The other big highlight on ‘The Northern Sanctuary’ is the near 14-minute title track. It is here where Widerberg and Swanö really unfurl their songwriting wings. A direct response to none-too-kind social media comments and apparently inspired by some of the epic tracks from Helloween and Queensryche, it is frightening how quickly the track runs its course. Incorporating more strong melodies with a more adventurous all-round structure, it is the most progressive that Witherscape have ever sounded. And yet, once again, it sounds homogenous and smooth.

Ushered in via sounds akin to a baby’s lullaby and then followed by some creepy synth sounds, the song flirts with a myriad of different styles and textures in very clever fashion. Passages of quiet introspection are bulldozed out of the way by frenetic and savage-sounding guitar riffs whilst flamboyant lead guitar and keyboard work segues into powerful melodic sections complete with more soothing clean vocals. Drama drips from every pore whilst there’s an almost childlike joy that permeates the composition as if the duo are revelling in the removal of the shackles and the subsequent controlled excess that surrounds them. 14 minutes long it may be, but blink and you miss it. Or so it feels anyway.

The album closes via a short but satisfying piano instrumental by the name of ‘Vil I Frid’. And, although I’d have loved more, this feels like the perfect ending to a fantastic record. ‘The Northern Sactuary’ contains a little bit of everything that I like in my metal these days. Yes it’s heavy but if you take the time to take a close listen to the music of Witherscape, you’ll hear so much more. ‘The Northern Sanctuary’ is a beautiful album that blends the extremity of death metal with so many wonderfully engaging sounds and textures. Oh and I guarantee you’ll be humming several of these tracks for weeks on end. You have been warned.

The Score Of Much Metal: 9.2

If you’ve enjoyed this review, check out my others right here:

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Tilt – Hinterland
Cosmograf – The Unreasonable Silence
Fates Warning – Theories Of Flight
Wolverine – Machina Viva
Be’lakor – Vessels
Lacuna Coil – Delirium
Big Big Train – Folklore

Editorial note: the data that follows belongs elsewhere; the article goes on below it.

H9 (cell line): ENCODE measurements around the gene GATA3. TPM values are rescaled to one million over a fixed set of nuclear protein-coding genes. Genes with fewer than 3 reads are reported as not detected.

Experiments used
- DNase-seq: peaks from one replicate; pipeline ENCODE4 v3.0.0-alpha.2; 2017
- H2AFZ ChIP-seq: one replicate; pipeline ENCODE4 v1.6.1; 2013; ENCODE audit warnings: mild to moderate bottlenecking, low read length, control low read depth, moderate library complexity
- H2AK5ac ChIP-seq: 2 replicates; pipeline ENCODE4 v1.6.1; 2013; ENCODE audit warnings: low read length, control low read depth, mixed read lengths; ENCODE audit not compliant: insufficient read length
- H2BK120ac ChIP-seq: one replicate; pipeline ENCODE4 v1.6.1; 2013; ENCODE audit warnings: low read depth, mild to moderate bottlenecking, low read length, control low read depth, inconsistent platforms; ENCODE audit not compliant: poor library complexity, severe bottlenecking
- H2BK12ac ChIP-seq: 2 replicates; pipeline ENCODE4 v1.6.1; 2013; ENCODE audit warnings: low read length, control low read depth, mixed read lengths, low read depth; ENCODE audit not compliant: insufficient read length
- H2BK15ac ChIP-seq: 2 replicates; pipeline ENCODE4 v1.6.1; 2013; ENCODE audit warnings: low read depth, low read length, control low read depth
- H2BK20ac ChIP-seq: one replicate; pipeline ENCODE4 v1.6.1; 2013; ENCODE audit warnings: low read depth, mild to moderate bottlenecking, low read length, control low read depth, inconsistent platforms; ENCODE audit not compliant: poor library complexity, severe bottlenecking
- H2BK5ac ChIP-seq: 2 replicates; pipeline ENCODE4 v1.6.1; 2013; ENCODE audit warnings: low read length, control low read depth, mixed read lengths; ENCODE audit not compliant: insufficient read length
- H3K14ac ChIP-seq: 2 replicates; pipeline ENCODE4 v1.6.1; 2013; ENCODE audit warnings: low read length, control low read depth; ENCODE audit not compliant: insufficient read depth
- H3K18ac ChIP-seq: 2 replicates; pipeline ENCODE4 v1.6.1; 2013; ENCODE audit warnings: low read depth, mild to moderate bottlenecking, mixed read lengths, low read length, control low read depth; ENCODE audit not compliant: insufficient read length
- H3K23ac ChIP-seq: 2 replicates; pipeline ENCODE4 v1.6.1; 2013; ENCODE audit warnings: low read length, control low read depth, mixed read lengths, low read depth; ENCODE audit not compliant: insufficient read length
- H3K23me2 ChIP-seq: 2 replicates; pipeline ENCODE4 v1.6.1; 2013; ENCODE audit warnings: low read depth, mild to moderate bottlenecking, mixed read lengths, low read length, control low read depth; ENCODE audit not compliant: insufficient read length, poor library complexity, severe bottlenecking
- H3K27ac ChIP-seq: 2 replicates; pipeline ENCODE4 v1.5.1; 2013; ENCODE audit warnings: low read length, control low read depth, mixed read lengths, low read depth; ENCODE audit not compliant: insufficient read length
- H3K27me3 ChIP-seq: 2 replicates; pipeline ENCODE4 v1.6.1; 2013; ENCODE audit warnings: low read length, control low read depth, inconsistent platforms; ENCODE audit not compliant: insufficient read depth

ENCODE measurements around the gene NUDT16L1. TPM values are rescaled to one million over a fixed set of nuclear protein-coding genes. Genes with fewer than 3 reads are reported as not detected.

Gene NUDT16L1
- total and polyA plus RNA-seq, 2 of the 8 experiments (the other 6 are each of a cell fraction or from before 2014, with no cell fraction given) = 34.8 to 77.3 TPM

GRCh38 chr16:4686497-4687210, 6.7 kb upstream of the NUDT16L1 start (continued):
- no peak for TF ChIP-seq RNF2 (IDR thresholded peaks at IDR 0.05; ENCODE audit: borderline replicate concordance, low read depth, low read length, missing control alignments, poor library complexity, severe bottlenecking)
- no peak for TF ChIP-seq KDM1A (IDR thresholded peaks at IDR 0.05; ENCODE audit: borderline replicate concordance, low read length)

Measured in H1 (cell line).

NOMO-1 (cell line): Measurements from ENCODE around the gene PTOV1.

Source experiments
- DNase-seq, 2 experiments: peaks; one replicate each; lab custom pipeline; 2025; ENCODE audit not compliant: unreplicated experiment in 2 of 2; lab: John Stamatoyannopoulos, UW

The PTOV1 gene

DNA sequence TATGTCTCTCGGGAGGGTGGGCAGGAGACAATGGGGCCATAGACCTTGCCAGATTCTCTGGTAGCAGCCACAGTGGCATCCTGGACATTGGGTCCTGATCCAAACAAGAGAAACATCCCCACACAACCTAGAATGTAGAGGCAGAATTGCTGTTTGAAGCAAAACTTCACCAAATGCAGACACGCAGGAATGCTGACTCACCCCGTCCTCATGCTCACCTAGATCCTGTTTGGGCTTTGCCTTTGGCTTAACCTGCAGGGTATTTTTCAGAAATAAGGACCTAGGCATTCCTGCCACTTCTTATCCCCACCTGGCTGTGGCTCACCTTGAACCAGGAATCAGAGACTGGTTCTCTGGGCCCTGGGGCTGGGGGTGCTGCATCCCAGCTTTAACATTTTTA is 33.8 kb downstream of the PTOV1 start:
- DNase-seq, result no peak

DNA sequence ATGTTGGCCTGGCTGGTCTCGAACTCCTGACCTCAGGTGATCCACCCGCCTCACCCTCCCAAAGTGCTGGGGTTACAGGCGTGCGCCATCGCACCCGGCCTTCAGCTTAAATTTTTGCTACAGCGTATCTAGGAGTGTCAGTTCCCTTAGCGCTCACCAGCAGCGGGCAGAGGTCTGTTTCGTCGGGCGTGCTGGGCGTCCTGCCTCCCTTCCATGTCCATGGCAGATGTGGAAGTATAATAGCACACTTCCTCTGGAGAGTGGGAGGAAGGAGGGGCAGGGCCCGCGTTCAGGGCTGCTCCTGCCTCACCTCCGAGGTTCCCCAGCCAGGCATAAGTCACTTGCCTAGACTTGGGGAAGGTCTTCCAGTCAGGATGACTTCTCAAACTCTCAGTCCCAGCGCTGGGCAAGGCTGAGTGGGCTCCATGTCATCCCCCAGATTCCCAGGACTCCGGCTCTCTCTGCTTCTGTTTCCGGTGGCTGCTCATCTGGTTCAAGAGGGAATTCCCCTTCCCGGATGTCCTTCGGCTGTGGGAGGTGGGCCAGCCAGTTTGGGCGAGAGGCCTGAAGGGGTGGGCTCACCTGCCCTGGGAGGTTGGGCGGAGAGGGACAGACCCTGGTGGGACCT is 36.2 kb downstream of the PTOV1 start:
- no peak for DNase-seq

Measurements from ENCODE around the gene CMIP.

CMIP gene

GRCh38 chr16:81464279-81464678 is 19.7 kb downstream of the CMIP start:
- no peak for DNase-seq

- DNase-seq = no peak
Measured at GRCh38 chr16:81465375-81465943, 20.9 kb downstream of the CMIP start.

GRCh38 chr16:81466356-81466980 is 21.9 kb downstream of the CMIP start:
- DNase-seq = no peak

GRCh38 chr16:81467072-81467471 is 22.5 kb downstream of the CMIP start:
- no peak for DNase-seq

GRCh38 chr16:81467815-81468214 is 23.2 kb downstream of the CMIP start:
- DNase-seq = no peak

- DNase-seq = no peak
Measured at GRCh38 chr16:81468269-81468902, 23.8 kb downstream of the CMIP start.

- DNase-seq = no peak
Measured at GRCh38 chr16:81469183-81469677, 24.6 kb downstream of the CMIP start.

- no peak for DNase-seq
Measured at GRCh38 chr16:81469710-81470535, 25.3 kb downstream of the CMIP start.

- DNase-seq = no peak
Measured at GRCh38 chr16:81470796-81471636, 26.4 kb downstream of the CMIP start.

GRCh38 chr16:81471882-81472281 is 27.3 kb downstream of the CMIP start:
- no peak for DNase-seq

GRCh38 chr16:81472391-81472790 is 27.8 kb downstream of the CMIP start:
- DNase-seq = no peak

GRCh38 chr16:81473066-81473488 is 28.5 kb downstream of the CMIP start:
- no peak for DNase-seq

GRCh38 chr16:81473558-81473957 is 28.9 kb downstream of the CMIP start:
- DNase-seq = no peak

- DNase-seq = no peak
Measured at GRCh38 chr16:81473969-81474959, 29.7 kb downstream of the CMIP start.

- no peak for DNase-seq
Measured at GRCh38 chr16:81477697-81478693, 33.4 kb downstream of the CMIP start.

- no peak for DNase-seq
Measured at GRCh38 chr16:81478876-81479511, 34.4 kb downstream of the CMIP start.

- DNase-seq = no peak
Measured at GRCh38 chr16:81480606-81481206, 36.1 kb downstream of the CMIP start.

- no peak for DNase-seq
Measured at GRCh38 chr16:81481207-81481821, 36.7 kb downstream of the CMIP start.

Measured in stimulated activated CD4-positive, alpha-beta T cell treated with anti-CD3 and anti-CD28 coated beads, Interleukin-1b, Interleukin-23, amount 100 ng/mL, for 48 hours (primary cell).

Airbag – Disconnected
Katatonia – The Fall Of Hearts
Frost* – Falling Satellites
Glorior Belli – Sundown (The Flock That Welcomes)
Habu – Infinite
Grand Magus ‘Sword Songs’
Messenger – Threnodies
Svoid – Storming Voices Of Inner Devotion
Fallujah – Dreamless
In Mourning – Afterglow
Haken – Affinity
Long Distance Calling – Trips
October Tide – Winged Waltz
Odd Logic – Penny For Your Thoughts
Iron Mountain – Unum
Knifeworld – Bottled Out Of Eden
Novembre – Ursa
Beholder – Reflections
Neverworld – Dreamsnatcher
Universal Mind Project – The Jaguar Priest
Thunderstone – Apocalypse Again
InnerWish – Innerwish
Mob Rules – Tales From Beyond
Ghost Bath – Moonlover
Spiritual Beggars – Sunrise To Sundown
Oceans Of Slumber – Winter
Rikard Zander – I Can Do Without Love
Redemption – The Art Of Loss
Headspace – All That You Fear Is Gone
Chris Quirarte – Mending Broken Bridges
Sunburst – Fragments Of Creation
Inglorious – Inglorious
Omnium Gatherum – Grey Heavens
Structural Disorder – Distance
Votum – Ktonik
Fleshgod Apocalypse – King
Rikard Sjoblom – The Unbendable Sleep
Textures – Phenotype
Serenity – Codex Atlanticus
Borknagar – Winter Thrice
The Mute Gods – Do Nothing Till You Hear From Me
Brainstorm – Scary Creatures
Arcade Messiah – II
Phantasma – The Deviant Hearts
Rendezvous Point – Solar Storm
Vanden Plas – Chronicles Of The Immortals: Netherworld II
Antimatter – The Judas Table
Bauda – Sporelights
Waken Eyes – Exodus
Earthside – A Dream In Static
Caligula’s Horse – Bloom
Teramaze – Her Halo
Amorphis – Under The Red Cloud
Spock’s Beard – The Oblivion Particle
Agent Fresco – Destrier
Cattle Decapitation – The Anthropocene Extinction
Between The Buried And Me – Coma Ecliptic
Cradle Of Filth – Hammer Of The Witches
Disarmonia Mundi – Cold Inferno
District 97 – In Vaults
Progoctopus – Transcendence
Big Big Train – Wassail
NightMare World – In The Fullness Of Time
Helloween – My God-Given Right
Triaxis – Zero Hour
Isurus – Logocharya
Arcturus – Arcturian
Kamelot – Haven
Native Construct – Quiet World
Sigh – Graveward
Pantommind – Searching For Eternity
Subterranean Masquerade – The Great Bazaar
Klone – Here Comes The Sun
The Gentle Storm – The Diary
Melechesh – Enki
Enslaved – In Times
Keep Of Kalessin – Epistemology
Lonely Robot – Please Come Home
The Neal Morse Band – The Grand Experiment
Zero Stroke – As The Colours Seep
AudioPlastik – In The Head Of A Maniac
Revolution Saints – Revolution Saints
Mors Principium Est – Dawn of The 5th Era
Arcade Messiah – Arcade Messiah
Triosphere – The Heart Of The Matter
Neonfly – Strangers In Paradise
Knight Area – Hyperdrive
Haken – Restoration
James LaBrie – Impermanent Resonance
Mercenary – Through Our Darkest Days
A.C.T. – Circus Pandemonium
Xerath – III
Big Big Train – English Electric (Part 1)
Thought Chamber – Psykerion
Marcus Jidell – Pictures From A Time Traveller
H.E.A.T – Tearing Down The Walls
Vanden Plas – Chronicles Of The Immortals: Netherworld

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One thought on “Witherscape – The Northern Sanctuary – Album Review

  1. Denys